business

Tom Hudson

Lionel Lightbourne has been a social worker in Liberty City for four years. He says he is a "fish in water" with his chosen profession. He speaks with passion about empowering families and children in need.

If he were single, he says his income would put him just above the poverty line. "But together with my wife," he says, "we will actually be in the middle class."

Supporters of medical marijuana may have lost their fight at the ballot box, but they're promising to take it back to the statehouse.

A day after Amendment 2 narrowly failed in Florida, the chairman and chief financier of the initiative said Wednesday that if lawmakers didn't successfully pursue the issue, it would be back before voters in 2016.

New Pot Laws Could Be Good For Business

Nov 6, 2014
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Transcript

ROBERT SIEGEL, HOST:

Fusion Marks One Year In News

Oct 29, 2014

Fusion, the TV network born from the marriage of Spanish language network Univision and ABC, is a year old.

Fusion is unique in a few ways. It’s in English, and it caters to millennials, particularly Latino millennials. It’s been attracting big media talent, including Alexis Madrigal, deputy editor of The Atlantic, who joined earlier this month.

The network has also attracted journalists from Jezebel, The Daily Beast, and Reuters.

Google Picks Sarasota As Florida's Top 'E-City'

Oct 22, 2014

Google chose Sarasota as the Sunshine state’s leading E-city this year.

Based on research conducted by Google and a research firm, small businesses in Sarasota are more likely to have an online presence than other cities in Florida.

Tax Credits/ Flickr

    

Just over two dozen people in South Florida hold more than $100 billion in wealth. These 25 individuals make up South Florida's Wealthiest, a list from the Miami Herald, compiled by Global Governance Advisors, an executive pay consulting group. You can see the list below, or here.

There's a voyeuristic quality of these kinds of "richest" lists.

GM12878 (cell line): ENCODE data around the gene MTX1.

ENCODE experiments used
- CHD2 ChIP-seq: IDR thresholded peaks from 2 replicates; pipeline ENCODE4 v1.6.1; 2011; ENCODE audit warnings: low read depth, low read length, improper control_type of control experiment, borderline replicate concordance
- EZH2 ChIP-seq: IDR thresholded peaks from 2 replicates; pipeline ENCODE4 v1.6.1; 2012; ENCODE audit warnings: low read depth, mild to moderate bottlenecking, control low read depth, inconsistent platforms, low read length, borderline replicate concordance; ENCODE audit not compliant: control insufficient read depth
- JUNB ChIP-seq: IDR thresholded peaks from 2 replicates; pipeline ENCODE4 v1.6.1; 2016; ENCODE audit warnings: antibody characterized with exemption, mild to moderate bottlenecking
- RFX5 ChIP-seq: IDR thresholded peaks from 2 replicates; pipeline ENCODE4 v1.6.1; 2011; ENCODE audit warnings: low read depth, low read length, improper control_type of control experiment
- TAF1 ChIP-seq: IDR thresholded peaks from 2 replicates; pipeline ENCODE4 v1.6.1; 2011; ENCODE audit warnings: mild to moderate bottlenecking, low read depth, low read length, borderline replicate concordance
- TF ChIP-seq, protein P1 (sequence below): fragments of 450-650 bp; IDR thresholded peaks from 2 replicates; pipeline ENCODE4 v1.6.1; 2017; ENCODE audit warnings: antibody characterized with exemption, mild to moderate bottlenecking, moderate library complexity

John O'Connor / WLRN

Miami-Dade school officials will track how much minority-owned subcontractors are paid and create a new program to make sure district contracts are properly awarded.

Last month, the Urban League of Miami and the local NAACP released an audit they said showed black-owned businesses received a disproportionately low share of district contracts.

Superintendent Alberto Carvalho says he appreciated the response.

WLRN / Courtesy

Can you name these songs? 

OK, so what do they have in common? 

All of these songs, either in whole or part, were recorded at Criteria Studios in Miami. It began as a small studio in the late 1950s and grew into six studios with a global reputation for making hits.

freedigitalphotos.net

In our Power of Price series, we’ve been exploring how the secrecy shrouding health care pricing can raise costs — the cost of the care itself and the cost to employees who get their insurance through work.

There’s a movement to make those prices more transparent. More than a dozen other states have started something called an “all-payer claims database.”

These databases track what actually gets paid for care at different hospitals by various insurers. They can be used to analyze the true cost of health care and make it public.

John O'Connor / WLRN

The Urban League of Miami and the local NAACP want the Miami-Dade school district to stop work on a $1.2 billion bond project to renovate schools and upgrade their technology.

The groups believe black-owned businesses aren’t getting a fair chance at school construction projects.

A district review of contracts -- a legal requirement if the district wants to allocate contracts based on race or gender -- re-ignited the long-simmering dispute. The district review found black-owned businesses received a disproportionately larger share of district subcontracts.

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